SAN FRANCISCO -- Somewhere in the Giants' athletic training quarters at AT&T Park sits a jar containing several sizable bone fragments. Those were the objects removed Saturday from shortstop Edgar Renteria's right elbow. Renteria's arthroscopic surgery provided confirmation -- not that the Giants needed it -- that the bone spurs and chips forced him to play much of the season under considerable hardship. Signed through 2010, Renteria is expected to be fully recovered by Spring Training. Many observers reviled Renteria for his subpar production, which included a career-low .250 batting average with five home runs and 48 RBIs in 124 games. Obviously, the Giants don't share that disdain.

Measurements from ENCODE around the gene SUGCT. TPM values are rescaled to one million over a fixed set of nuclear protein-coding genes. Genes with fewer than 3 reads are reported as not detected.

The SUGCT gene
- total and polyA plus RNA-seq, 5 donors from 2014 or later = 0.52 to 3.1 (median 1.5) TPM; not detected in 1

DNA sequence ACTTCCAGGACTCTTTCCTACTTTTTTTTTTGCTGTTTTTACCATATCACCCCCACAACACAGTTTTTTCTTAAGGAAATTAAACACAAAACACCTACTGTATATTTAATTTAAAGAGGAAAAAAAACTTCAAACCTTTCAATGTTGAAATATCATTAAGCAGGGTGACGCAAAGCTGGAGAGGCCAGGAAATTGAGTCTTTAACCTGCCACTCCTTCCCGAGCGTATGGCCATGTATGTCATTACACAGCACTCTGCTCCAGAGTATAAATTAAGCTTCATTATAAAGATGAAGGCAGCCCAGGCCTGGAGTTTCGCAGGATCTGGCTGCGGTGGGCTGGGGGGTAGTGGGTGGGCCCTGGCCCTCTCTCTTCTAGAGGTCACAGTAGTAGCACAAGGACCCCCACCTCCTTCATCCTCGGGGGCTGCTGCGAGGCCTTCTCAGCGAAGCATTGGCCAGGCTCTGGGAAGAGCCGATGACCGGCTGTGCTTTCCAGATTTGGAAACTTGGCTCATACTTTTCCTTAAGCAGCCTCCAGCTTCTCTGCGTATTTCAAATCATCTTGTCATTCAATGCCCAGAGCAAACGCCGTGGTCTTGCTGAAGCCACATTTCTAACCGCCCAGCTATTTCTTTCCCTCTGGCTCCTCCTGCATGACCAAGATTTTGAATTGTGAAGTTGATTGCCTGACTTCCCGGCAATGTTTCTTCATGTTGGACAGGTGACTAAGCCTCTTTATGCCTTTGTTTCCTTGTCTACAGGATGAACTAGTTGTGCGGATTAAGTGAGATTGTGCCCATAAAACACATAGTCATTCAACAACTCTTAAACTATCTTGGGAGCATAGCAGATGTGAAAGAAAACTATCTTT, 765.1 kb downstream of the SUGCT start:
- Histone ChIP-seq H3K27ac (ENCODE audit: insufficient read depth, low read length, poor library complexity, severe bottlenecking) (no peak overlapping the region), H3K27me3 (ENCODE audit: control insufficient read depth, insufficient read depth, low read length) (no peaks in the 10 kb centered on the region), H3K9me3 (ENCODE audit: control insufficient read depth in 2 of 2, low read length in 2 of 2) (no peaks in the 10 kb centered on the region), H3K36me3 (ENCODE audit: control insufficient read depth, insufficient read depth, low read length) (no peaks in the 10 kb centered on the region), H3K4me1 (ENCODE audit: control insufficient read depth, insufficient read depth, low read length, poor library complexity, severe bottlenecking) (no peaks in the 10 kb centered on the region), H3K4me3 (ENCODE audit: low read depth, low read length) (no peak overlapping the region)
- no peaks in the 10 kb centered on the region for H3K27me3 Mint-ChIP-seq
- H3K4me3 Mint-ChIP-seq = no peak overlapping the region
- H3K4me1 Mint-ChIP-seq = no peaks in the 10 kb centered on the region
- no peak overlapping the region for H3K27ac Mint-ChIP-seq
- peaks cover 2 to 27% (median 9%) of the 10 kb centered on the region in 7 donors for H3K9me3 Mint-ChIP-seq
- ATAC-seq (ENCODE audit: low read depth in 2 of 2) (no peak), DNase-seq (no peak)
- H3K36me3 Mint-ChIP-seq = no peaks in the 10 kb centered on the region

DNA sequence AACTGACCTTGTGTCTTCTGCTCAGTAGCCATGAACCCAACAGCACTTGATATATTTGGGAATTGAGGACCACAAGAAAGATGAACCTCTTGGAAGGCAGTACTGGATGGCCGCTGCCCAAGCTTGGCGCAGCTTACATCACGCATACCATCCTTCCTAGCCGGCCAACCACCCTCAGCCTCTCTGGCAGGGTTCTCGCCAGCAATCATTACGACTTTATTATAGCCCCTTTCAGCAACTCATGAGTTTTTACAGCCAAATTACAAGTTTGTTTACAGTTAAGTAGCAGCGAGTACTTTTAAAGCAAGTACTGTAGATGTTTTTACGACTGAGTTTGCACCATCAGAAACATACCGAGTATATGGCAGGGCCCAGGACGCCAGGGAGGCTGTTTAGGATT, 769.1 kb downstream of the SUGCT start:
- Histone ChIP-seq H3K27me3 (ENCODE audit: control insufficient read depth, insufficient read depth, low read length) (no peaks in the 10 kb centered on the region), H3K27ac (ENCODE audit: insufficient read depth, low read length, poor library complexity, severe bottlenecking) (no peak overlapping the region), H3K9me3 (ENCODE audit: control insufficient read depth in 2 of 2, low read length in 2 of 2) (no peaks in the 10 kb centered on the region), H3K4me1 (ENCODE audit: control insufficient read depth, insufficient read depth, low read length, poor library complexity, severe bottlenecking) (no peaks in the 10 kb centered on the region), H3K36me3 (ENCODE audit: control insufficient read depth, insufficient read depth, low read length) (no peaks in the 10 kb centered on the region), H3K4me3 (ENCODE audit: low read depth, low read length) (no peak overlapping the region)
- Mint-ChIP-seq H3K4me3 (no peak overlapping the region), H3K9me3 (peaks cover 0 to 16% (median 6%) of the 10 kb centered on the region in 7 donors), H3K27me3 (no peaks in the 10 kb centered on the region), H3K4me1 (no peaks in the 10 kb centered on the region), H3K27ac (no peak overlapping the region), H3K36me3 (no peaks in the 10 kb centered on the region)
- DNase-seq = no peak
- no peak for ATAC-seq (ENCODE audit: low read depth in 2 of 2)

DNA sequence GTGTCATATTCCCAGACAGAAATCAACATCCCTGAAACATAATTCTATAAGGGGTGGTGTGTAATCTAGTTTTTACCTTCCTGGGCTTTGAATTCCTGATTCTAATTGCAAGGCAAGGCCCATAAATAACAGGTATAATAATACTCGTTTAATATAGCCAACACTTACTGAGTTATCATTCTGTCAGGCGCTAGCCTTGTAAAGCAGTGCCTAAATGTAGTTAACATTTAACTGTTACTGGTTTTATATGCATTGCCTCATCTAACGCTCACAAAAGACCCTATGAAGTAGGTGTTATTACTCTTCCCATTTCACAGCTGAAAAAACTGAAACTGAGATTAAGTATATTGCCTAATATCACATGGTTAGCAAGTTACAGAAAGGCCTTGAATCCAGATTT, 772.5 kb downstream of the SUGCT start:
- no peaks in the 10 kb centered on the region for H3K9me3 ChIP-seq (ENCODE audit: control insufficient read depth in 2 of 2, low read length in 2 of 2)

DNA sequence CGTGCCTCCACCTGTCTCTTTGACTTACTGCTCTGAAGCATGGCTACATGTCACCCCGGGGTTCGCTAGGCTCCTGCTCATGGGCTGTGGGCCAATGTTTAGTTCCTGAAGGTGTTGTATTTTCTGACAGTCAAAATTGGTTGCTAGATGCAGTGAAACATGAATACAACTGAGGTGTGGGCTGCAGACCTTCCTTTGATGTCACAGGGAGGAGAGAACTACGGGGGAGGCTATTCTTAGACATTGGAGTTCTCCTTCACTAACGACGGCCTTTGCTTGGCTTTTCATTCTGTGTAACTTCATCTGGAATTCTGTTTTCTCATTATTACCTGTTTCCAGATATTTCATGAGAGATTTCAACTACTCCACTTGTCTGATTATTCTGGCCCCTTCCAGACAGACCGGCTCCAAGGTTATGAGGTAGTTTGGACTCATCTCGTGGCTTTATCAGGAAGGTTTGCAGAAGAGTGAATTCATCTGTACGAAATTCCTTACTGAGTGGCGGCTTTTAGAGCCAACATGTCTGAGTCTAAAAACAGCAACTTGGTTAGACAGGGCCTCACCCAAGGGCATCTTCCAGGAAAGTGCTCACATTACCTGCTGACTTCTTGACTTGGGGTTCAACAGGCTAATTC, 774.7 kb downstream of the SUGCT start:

"He was fried almost at the All-Star break," general manager Brian Sabean said Sunday. "It really by that time was affecting what he was doing on a daily basis, whether it was hitting or fielding. It took a lot of courage and a lot of help from the medical staff to keep him out there. The surgery reflected that. The loose bodies in there were significant and definitely a detriment to his abilities." Said manager Bruce Bochy, "You'd be amazed how large the spurs and bone chips are. That tells you a lot about Edgar. He had to be in more pain than what he was telling us." Sabean credited Renteria for his intangible contributions, which helped compensate for his struggles on the field. "He had a huge influence, in a really professional and quiet way, on a lot of the younger players, especially Pablo [Sandoval]," Sabean said. "He took Pablo under his wing early in Spring Training and stayed true to that throughout the year."
Chris Haft is a reporter for MLB.com. This story was not subject to the approval of Major League Baseball or its clubs.